I think it machines very nicely and I really like the color/grain of the projects I have made of it. If you take a look at my projects page you will see some of those projects. I ripped most of them through the pith to relieve any internal stress so I wouldn't have to deal with it after my projects were finished.

Hope this helps-any other questions-let me know.

Bill in MI
Some beautiful wood comes from fruit trees. I just make smaller things with it, due to it's issues as whole sized lumber. This also applies to a good many tree species we have domestically. There is a reason that Oak, Maple, Cherry, and Walnut, are our primary "lumber" woods, they behave better. Some woods like Sycamore, Persimmon, Gum, to name a few of many, are beautiful, just harder to tame.

Bill has a good thought of milling to 1.25" or so, that allows for enough room to dress out any directional changes it makes as it dries.
Because of the way the trees grow and are pruned I think it would be unusual to get apple wood limbs big enough to cut into "lumber" but short boards or slabs would be possible and easily done on a band saw. I have found apple does crack but is not prone to warping that much. If you are going to cut slabs do it now and stack with stickers in a cool dry place for a year or more. Freezing temperatures lowers humidity so be careful of that.

I have a large pile of log sections 4 to 12" in diameter stored under a tarp outside (in western Oregon) that has been drying for 3 or 4 years. The last time I looked some had cracked but usually down the center leaving half logs still useable. I had so much come to me at once I did not take the time treat the ends or anything but I'm sure it would have helped…....a couple of coats of latex or acrylic paint works.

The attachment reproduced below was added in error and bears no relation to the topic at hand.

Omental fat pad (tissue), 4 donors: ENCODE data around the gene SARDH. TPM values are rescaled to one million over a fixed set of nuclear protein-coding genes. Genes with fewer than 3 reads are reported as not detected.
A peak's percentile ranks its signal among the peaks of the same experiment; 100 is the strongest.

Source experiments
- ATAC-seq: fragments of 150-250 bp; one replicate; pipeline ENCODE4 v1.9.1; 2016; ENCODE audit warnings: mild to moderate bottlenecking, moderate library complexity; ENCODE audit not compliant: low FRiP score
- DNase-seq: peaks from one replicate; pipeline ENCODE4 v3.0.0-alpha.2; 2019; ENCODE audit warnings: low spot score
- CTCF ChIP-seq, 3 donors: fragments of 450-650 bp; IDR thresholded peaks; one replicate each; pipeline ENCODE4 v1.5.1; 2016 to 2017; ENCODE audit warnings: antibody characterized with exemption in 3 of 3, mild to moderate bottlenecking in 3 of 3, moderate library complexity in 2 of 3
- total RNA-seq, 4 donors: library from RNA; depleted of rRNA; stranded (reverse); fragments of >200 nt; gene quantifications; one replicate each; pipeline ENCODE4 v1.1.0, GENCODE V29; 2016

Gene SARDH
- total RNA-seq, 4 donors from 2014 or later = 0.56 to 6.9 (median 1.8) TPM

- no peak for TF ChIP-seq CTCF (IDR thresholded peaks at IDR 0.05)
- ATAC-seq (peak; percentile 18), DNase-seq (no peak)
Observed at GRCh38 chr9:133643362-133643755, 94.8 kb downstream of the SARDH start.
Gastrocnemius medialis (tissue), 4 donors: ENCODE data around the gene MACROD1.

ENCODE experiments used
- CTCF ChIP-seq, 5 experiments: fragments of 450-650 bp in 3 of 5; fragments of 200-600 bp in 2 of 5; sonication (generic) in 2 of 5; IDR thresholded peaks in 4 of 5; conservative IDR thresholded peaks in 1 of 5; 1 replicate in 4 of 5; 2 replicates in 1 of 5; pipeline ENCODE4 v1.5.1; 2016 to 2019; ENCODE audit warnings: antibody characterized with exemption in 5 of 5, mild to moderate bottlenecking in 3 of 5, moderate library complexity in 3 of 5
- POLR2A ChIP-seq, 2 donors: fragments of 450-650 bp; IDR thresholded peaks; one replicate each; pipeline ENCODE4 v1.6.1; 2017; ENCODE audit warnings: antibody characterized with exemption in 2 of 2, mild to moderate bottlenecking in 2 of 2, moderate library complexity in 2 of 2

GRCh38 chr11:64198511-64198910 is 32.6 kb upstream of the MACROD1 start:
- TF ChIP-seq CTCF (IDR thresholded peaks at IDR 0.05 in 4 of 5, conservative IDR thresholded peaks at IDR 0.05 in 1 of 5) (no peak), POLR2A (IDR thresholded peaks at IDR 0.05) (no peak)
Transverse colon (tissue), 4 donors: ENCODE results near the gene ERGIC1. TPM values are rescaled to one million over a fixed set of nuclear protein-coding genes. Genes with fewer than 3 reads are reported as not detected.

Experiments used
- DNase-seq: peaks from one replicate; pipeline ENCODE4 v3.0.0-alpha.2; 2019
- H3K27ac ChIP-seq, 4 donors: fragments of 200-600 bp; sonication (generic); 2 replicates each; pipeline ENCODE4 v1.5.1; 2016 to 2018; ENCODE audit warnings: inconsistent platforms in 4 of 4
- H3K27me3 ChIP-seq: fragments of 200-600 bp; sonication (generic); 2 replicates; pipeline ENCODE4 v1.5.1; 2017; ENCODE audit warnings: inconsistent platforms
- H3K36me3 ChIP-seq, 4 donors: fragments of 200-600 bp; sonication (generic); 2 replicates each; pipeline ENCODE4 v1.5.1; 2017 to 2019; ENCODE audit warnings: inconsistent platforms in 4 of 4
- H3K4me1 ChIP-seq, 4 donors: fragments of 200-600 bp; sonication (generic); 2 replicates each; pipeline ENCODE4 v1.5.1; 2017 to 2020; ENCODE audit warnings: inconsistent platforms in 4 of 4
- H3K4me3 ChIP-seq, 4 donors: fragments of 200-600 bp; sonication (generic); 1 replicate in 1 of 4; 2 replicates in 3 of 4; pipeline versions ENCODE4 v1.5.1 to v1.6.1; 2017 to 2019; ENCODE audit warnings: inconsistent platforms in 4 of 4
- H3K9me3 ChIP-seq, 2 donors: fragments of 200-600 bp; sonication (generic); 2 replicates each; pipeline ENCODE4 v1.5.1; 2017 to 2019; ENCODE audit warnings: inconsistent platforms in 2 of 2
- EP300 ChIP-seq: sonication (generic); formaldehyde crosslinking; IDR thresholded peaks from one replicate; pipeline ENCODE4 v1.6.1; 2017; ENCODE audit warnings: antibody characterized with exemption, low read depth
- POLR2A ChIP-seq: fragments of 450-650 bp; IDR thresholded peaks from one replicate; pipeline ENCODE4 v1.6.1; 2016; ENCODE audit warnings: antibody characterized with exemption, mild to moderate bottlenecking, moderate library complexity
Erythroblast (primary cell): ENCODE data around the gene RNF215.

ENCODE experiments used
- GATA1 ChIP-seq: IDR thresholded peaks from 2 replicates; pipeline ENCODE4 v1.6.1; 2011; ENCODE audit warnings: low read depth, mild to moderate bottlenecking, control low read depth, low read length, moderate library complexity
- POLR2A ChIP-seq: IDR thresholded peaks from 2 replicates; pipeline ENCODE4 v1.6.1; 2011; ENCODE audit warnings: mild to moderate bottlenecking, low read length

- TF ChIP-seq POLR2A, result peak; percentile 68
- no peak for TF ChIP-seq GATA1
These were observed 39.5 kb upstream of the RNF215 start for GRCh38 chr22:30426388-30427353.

Larger sections I have split vertically in half for future bowls and there was just a little splitting on the ends. Sections that come from a fork in the branch have great grain patterns for turning and veneers. Apple does't have a straight grain pattern that construction lumber wood has it is unpredictable in it's drying behavior.

You didn't mention how you intend to use the wood. I mostly use mine for lathe turnings and it turns wonderfully, but cutting pieces for small boxes and etc. would work to. The problem with short boards if running them through the planer.

Wood turners often rough turn and shape the green wood and store it buried in sawdust or paper bags in a cool place to dry before they finish turning…..or there are ways to dry rough turned items in the microwave oven and that might work for small boards too.

Good luck
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Les I was meaning boards from the other difficult tree species I mentioned. Yeah, fruit trees are smallish craft, and turner sized for the most part.
Since everyone If saying how they crack and bow you might try cutting them really thin in something like 1/8 or 1/4 inch thick boards. They'd make nice veneer or could possibly be tamed enough by glueing them together to make a solid wood ply of sorts. More laborious but seems like a more usable idea. A thin board is much easier to clamp into submission than a thick one